Rajasthan, in north western India, is a kaleidoscope of royalty and vivid imagery. A land of magnificent palaces and huge forts, with a rich history filled with tales of courage and sacrifice of the Rajputs. The golden sand dunes, the desert safaris, fair and festivals, the palaces, with the colorfully dressed folk musicians and dancers all make the state mysterious enough to be visited.Attractions in Rajasthan
Hawa Mahal, Jaipur : Constructed by Maharaja Sawai Pratap Singh in 1799, the 'Hawa Mahal' or Palace of the Wind is Jaipur's prime landmark. Built as an extension of the Zenana, women's chamber standing away from the main city palace, this five storey building of unusual architecture is a stunning example of Rajput artistry made of red and pink honeycomb sand stone. The windows are beautifully outlined with white borders and motif's painted with quick lime. The monument was originally conceived with the purpose of enabling ladies of the royal household to view the everyday life and kingly processions in the city without being noticed by others. A small archaeological museum is also there on the same site.
Jaisalmer Fort, Jaisalmer : The Great Fort stands tall 100 m over the city and in fact houses a bastion within its massive ramparts. Walking down the narrow cobbled stone lanes, travelers can feel and sense the true magic of Jaisalmer. Several entrances called Pols, including the Ganesh Pol, Suraj Pol, Bhoota Pol and the Hava Pol guard the Megh Durbar and the Jawahar Mahal which were till late occupied by the royal family The Jaisalmer Fort is popularly known as the Golden Fort for its amber hue, which mesmerizes every tourist to the place.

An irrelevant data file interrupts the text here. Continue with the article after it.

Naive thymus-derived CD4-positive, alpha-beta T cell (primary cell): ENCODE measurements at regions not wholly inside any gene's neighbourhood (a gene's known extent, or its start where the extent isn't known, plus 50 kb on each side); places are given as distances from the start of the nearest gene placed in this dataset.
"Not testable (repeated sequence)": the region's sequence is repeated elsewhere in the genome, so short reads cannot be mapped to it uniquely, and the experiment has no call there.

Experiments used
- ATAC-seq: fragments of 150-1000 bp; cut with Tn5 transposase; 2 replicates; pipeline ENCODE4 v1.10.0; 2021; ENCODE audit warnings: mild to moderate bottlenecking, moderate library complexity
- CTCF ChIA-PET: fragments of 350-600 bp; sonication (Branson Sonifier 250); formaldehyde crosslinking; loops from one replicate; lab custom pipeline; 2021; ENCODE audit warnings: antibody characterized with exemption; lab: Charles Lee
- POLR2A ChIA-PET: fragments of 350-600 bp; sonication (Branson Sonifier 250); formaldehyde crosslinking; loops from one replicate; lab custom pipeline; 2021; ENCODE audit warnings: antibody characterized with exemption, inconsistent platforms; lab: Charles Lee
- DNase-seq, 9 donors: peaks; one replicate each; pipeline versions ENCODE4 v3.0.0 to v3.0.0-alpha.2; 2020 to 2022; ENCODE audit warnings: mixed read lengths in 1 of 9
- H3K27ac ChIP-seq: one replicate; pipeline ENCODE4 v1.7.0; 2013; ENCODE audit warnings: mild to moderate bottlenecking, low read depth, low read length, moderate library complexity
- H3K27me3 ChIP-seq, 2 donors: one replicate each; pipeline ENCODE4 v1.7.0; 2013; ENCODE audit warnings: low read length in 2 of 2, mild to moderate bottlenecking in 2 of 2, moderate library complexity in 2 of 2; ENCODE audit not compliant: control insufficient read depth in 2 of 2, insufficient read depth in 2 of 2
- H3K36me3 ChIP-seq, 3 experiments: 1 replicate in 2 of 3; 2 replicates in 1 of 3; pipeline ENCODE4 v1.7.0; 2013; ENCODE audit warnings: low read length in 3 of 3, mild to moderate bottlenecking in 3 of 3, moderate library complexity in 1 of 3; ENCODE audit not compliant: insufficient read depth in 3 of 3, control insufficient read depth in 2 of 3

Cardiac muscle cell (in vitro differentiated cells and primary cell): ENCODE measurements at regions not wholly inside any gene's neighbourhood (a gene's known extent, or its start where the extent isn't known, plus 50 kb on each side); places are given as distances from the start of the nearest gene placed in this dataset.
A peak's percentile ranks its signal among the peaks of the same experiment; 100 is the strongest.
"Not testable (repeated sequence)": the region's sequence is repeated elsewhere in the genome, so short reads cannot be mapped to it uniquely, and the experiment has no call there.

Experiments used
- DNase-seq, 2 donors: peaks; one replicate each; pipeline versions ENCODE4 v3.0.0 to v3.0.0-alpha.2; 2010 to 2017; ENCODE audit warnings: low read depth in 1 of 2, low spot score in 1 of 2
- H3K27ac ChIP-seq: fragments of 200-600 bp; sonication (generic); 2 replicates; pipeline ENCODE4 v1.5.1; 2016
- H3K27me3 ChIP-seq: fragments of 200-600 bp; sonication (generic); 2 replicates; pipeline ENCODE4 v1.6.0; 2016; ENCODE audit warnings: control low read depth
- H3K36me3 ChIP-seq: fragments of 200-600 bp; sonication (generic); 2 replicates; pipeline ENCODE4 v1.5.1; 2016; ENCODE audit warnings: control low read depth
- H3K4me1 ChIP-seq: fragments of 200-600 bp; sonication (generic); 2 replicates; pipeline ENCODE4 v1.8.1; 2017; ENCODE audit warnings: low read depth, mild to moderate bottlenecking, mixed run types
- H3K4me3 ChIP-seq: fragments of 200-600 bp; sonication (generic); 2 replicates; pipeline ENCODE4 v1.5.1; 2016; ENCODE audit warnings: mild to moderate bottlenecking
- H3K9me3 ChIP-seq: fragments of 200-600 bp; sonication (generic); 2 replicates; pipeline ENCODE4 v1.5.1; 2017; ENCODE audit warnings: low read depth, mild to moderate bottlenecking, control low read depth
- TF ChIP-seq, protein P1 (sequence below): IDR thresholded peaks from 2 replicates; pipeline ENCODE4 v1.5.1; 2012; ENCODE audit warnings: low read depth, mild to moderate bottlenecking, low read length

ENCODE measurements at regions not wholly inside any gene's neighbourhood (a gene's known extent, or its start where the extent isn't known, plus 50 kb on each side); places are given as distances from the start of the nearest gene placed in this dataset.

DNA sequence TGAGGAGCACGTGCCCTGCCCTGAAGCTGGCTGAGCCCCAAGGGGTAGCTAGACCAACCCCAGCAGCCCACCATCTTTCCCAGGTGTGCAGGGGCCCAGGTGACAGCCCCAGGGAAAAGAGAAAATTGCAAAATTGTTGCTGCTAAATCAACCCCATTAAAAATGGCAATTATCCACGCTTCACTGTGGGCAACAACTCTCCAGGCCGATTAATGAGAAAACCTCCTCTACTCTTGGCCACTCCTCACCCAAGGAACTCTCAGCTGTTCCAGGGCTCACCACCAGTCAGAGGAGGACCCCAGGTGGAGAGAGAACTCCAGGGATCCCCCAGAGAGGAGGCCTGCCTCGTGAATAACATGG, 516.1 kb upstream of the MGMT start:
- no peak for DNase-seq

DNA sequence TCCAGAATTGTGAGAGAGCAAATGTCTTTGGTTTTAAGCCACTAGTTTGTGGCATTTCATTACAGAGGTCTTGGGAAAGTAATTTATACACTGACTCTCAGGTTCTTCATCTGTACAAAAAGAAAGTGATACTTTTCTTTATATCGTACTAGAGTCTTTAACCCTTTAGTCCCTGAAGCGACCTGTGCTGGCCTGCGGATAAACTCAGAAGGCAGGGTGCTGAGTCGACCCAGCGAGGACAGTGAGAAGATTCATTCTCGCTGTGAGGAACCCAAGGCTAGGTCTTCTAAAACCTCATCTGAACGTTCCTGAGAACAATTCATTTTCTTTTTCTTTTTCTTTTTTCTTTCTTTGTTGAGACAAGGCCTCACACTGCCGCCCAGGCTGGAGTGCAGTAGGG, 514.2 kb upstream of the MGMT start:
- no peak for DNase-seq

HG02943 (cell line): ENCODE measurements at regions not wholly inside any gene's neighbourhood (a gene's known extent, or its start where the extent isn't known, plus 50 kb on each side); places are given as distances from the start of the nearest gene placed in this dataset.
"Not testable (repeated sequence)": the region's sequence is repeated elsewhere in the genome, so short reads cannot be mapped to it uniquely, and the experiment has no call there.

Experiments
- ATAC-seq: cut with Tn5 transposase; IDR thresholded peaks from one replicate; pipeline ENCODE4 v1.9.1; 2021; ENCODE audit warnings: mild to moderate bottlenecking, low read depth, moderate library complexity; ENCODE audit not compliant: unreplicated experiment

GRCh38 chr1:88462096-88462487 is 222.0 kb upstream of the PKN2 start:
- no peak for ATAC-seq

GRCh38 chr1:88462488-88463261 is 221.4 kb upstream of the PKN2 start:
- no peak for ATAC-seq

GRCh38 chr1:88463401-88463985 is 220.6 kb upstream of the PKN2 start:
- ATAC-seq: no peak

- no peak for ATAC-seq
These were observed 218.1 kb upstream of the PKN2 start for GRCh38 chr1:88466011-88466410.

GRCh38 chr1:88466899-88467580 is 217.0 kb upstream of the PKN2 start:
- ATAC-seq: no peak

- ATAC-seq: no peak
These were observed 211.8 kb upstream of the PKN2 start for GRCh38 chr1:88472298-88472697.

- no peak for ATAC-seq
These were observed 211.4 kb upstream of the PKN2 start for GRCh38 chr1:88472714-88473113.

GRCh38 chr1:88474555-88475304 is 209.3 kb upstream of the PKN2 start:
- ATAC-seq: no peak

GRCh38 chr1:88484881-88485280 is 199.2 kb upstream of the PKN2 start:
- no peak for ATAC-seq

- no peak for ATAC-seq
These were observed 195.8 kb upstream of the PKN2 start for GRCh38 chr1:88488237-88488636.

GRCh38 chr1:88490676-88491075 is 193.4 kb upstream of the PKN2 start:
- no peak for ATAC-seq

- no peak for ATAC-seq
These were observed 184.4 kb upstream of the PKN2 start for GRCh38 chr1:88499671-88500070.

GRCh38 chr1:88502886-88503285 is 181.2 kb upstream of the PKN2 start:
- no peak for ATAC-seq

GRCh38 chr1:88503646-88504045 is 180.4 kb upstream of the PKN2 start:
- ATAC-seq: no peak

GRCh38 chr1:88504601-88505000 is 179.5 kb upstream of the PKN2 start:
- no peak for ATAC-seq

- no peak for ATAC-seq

Keoladeo National Park, Bharatpur: Far from the city of Bharatpur lies the Keoladeo Park ,thought to be one of the world's outstanding heronries. Enclosing an area of 12 square miles, it is an interlocking ecosystem of woodlands, swamps, wet prairies and dry savannah and was earlier the hunting ground for the KIngs of Bharatpur. The Sanctuary houses over 370 varieties of birds of which more than 115 species are migrants flying in from Central Asia, Siberia and Western China during the winter months.
Umaid Bhawan Palace, Jodhpur: Nestled within the depths of the thar desert and flanked on the western side by the Mehrangarh fort and to the eastern side by the stately sandstone, the palace of Umaid Bhawan was built by Maharaja Umaid Singh who ruled from 1911 to 1947. It was the last expression of princely architectural extravaganza built during the British Raj. Also known as Chittar Palace, the palace is a splendid example of Indo-colonial architecture.
The Junagarh Fort, Bikaner The fort is a formidable structure confined by a moat and has some beautiful palaces within. The palaces, made in red sandstone and marble makes up a perfect picture in the background of courtyards, balconies, Kiosks and windows that are dotted all over the structure. Built by Akbar's general Raja Singh in 1593 AD, the notables of the Palace Fort are the exquisitely beautiful Chandra Mahal with marvellous painting mirrors and carved marble panels, and the Phool Mahal ornately decorated with glass and mirror work. Other palaces in Bikaner worth visiting are the Anup Mahal, Karan Mahal, Dungar Niwas, Ganga Niwas, Gaj Mandir and Rang Mahal.
Dargah Khwaja Moin-ud-din Chisti, Ajmer : The Dargah is in the honour of the Sufi saint Khwaja Moinuddin Chisti who came to India from Persia with the invasion of Mohammad Ghori in the year 1192. The shrine is second in importance than the Holy Mecca to the Muslims and creation started by the then Sultan of Delhi Altamash . The great mughal Emperor Humayun finished the construction of the Dargah left unfinished by the earlier sultan. It was a venue of an annual pilgrimage undertaken by Akbar the great.